$$\begin{aligned} V_{m+1}(P_Z)={\Pi _{i=1}^{m+1}{\left\langle \Sigma _Z, e_i\right\rangle }}, \end{aligned}$$

where \(\left\{ e_i\right\} _{i=1,\ldots ,m+1}\) is the canonical basis and is the standard scalar product.

The following continuity result on the Gini volume holds.

Theorem 4.7

Let \({\mathcal {Z}}^{m+1}_+\) be the space of zonotopes Z that are contained in \({\mathbb {R}}^{m+1}_+\) and verify \({V_{m+1}(P_Z)}\ne 0\). Then the Gini volume, seen as a real-valued function defined on \({\mathcal {Z}}^{m+1}_+\) equipped with the topology induced by the Hausdorff metric, is continuous.

In order to prove this theorem, we need Lemma (see (Schneider 2013)).

Lemma 4.8

The volume functional \(V_{m+1}\) is continuous on the space of convex bodies in \({\mathbb {R}}^{m+1}\) with respect to the Hausdorff metric.

Proof of Theorem 4.7

Since the volume functional is continuous by Lemma 4.8, the only thing left to prove is the continuity of the map

$$\begin{aligned} Z\mapsto P_Z. \end{aligned}$$

Indeed, the function is also uniformly continuous; in fact, for every couple of zonotopes Z, \(Z'\) with \(d_H(Z,Z')\le \epsilon \) we have

$$\begin{aligned} Z\subseteq Z'+\epsilon \cdot B^{m+1}\subseteq P_{Z'}+\epsilon \cdot B^{m+1}; \end{aligned}$$

hence, the inclusion

$$\begin{aligned} P_Z\subseteq P_{Z'}+\epsilon \cdot B^{m+1} \end{aligned}$$

follows easily from the definition of \(P_Z\). Clearly we can exchange the roles of Z and \(Z'\) to get the inequality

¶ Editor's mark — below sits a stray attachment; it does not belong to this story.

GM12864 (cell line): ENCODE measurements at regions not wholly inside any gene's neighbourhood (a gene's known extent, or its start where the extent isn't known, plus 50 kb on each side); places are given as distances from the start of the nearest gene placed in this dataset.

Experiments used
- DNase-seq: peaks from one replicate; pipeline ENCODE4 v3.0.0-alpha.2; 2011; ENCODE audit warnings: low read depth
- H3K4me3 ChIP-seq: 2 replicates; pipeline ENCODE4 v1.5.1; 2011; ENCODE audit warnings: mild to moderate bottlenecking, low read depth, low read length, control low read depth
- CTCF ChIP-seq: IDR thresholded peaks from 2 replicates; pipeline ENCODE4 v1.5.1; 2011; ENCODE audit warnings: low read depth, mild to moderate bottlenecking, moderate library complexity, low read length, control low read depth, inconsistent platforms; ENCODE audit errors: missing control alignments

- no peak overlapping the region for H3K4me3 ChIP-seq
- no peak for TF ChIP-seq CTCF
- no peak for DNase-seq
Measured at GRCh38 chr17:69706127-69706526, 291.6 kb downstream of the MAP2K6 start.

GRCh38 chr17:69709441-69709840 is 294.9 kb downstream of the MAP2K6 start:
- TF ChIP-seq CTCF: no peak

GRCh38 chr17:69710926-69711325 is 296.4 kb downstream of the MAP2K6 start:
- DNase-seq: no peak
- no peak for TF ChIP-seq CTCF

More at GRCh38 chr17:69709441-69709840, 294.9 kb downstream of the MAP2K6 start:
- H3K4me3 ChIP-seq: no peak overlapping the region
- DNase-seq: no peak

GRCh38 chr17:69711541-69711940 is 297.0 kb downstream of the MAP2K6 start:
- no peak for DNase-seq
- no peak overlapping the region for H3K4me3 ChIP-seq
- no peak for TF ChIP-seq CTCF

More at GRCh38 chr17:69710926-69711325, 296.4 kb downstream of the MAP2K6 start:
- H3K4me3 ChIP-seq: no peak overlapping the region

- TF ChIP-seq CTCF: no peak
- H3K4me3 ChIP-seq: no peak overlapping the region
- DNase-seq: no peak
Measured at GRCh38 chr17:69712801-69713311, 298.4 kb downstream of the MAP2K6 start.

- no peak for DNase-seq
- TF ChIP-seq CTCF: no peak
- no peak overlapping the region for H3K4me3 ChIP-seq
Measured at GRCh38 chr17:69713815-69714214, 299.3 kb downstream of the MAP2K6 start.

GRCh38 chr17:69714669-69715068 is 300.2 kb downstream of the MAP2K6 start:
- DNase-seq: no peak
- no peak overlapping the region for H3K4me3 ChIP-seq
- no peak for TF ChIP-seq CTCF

$$\begin{aligned} d_H(P_Z,P_{Z'})\le \epsilon . \end{aligned}$$

\(\square \)

The Gini volume defined above can be expressed in terms of the empirical distribution \({\widehat{\mu }}\) of the set X as showed in the following remark.

Remark 4.9

Note that, for every \(\mu \in {\mathcal {P}}_1^+\), the associated zonoid \(Z(\mu )\) is contained in the \(m+1\)-dimensional parallelotope

$$\begin{aligned} P(\mu ):=\left\{ z\in {\mathbb {R}}^{m+1}:\ 0\le z\le m(\mu )\right\} , \end{aligned}$$

where \(\le \) is applied component by component. In this respect, we have the equality

$$\begin{aligned} G(Z)=\frac{V_{m+1}(Z({\widehat{\mu }}))}{V_{m+1}(P({\widehat{\mu }}))}=G\left( Z\left( {\widehat{\mu }}\right) \right) , \end{aligned}$$

which can be easily deduced from the relations \(Z=N\cdot Z({\widehat{\mu }})\) and \(P_Z=N\cdot P({\widehat{\mu }})\). In particular, we have \({V_{m+1}(P_Z)}\ne 0\) if and only if the expectation \(m({\widehat{\mu }})\in {\mathbb {R}}^{m+1}_+\) is a vector with strictly positive coordinates.

4.3 A generalized Gini index and its robustness

Remark 4.9 suggests an extension of the Gini volume definition to the set of zonoids induced by \({\mathcal {P}}_1^+\).

Definition 4.10